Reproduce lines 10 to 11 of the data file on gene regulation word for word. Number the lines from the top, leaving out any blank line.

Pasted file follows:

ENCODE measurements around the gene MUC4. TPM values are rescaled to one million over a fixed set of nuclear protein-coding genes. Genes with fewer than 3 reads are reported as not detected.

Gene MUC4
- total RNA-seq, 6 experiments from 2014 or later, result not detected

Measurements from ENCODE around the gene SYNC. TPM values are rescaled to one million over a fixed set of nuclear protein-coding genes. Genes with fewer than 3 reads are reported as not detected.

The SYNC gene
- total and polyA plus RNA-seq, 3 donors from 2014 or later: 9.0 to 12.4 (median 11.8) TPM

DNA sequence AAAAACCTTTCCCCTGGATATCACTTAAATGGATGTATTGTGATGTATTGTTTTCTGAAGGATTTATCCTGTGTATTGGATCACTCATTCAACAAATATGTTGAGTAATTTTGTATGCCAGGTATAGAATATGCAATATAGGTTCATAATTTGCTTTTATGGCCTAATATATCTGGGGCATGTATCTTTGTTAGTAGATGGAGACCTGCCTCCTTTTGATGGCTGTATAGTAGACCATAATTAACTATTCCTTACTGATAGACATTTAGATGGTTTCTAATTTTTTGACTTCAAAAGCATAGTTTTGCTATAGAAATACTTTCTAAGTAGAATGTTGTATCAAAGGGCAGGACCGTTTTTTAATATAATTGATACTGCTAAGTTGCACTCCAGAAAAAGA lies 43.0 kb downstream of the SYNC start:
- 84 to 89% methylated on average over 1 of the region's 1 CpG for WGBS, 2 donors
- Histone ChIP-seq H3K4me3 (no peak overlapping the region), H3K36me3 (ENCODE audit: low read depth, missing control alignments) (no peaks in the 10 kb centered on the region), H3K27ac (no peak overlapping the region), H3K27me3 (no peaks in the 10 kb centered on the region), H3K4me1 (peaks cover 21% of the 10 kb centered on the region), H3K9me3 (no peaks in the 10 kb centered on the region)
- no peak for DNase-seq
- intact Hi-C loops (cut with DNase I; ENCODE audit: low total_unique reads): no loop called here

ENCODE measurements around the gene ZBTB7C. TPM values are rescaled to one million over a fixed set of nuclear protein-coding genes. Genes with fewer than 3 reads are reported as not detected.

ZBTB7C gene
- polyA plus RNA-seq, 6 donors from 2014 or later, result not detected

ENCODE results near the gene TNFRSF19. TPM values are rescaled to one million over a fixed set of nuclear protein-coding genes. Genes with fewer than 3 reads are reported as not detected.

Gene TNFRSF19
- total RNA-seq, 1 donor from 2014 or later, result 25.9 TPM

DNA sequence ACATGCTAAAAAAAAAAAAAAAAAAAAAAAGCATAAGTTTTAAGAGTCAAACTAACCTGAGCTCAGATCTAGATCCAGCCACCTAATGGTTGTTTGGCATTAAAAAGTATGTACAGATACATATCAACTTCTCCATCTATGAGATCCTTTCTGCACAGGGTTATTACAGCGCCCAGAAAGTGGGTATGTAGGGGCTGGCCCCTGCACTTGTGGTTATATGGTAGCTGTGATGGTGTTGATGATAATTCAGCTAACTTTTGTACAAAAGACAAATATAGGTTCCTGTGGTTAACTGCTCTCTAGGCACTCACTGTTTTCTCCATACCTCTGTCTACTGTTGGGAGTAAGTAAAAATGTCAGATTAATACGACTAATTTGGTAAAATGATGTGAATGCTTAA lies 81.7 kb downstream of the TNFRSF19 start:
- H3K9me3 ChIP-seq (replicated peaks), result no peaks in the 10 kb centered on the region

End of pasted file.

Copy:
- no peak for DNase-seq
- intact Hi-C loops (cut with DNase I; ENCODE audit: low total_unique reads): no loop called here